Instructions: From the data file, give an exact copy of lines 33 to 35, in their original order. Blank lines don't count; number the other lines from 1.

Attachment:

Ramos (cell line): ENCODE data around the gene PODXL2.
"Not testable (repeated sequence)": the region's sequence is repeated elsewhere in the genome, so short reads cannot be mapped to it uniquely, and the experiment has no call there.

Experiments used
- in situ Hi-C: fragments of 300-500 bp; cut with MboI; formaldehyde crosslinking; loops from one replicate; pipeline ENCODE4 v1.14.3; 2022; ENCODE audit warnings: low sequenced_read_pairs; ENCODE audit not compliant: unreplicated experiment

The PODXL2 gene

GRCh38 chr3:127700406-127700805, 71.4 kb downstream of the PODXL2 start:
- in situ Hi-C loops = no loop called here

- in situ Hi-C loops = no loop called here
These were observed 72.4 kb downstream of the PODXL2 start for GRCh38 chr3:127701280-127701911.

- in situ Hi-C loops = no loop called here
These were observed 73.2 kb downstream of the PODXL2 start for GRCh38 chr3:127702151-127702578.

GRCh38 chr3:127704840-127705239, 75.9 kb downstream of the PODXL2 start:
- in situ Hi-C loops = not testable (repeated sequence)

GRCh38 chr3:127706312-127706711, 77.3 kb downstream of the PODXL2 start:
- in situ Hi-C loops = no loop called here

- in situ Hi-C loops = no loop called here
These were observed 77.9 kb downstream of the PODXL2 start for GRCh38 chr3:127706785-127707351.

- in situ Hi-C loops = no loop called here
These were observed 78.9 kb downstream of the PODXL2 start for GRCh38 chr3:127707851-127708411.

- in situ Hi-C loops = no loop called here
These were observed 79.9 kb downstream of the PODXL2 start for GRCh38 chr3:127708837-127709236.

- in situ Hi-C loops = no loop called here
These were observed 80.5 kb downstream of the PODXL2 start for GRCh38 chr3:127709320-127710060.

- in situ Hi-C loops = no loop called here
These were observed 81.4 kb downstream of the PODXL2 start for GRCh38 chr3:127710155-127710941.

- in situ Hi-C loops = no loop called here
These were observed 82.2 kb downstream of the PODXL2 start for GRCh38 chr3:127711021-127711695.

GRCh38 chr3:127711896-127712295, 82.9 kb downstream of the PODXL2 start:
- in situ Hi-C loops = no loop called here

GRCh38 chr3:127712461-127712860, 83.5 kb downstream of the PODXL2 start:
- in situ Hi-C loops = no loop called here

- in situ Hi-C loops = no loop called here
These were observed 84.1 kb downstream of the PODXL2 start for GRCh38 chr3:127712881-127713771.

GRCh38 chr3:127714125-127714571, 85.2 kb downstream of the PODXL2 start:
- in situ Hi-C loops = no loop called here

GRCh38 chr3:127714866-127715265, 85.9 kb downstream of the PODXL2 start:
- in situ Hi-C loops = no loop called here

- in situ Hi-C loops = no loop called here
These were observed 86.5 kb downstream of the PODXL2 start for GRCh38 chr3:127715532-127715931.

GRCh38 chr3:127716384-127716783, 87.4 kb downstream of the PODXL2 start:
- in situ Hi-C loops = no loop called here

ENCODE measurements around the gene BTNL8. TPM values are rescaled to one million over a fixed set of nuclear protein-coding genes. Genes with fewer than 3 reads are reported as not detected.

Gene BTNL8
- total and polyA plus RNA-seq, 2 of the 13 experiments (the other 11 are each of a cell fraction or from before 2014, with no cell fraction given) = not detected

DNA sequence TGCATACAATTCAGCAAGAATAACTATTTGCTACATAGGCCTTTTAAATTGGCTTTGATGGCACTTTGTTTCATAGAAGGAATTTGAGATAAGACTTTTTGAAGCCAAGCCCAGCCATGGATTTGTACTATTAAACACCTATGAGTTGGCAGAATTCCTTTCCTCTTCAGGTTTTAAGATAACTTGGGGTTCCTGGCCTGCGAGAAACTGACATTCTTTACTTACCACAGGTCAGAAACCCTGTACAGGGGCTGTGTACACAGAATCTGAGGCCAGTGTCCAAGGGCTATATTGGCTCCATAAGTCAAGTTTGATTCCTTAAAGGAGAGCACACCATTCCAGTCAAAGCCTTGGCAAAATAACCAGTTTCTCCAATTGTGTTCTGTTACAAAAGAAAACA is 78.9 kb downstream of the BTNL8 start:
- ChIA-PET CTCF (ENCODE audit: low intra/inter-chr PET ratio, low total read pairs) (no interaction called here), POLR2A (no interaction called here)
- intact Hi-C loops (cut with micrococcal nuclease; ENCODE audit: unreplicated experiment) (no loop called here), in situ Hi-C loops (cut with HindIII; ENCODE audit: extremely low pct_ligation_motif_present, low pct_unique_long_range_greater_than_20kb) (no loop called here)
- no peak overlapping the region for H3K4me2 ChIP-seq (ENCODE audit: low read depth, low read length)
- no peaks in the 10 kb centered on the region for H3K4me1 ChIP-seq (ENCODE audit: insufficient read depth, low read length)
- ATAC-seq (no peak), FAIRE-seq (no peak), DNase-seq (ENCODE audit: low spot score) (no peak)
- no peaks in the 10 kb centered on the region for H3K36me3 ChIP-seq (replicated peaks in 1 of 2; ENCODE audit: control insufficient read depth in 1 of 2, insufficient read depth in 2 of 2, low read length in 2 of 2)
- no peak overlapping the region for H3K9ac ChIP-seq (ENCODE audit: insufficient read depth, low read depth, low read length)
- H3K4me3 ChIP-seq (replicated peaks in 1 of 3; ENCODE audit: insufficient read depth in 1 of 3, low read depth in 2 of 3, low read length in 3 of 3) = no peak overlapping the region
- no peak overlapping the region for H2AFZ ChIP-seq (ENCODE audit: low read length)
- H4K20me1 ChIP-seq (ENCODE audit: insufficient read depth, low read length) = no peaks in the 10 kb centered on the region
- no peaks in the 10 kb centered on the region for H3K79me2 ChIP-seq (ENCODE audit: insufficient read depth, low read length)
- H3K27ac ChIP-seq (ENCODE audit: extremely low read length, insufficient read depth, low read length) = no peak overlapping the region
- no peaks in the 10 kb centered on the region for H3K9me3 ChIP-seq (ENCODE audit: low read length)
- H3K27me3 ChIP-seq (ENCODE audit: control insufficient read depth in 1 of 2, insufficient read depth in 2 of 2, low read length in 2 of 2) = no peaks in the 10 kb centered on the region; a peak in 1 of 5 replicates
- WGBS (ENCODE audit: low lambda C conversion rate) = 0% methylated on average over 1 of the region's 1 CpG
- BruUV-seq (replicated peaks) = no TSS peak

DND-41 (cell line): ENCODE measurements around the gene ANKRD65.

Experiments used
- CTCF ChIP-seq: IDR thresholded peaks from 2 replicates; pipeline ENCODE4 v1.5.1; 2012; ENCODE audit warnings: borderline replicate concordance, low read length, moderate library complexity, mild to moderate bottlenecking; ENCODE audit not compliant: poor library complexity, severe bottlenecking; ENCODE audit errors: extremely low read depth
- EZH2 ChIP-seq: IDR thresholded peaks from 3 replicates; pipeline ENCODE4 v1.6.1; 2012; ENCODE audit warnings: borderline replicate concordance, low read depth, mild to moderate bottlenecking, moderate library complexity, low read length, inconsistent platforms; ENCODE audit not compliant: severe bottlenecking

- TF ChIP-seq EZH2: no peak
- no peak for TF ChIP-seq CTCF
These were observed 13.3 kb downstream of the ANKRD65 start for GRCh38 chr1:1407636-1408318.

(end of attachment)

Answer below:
These were observed 84.1 kb downstream of the PODXL2 start for GRCh38 chr3:127712881-127713771.

GRCh38 chr3:127714125-127714571, 85.2 kb downstream of the PODXL2 start:
- in situ Hi-C loops = no loop called here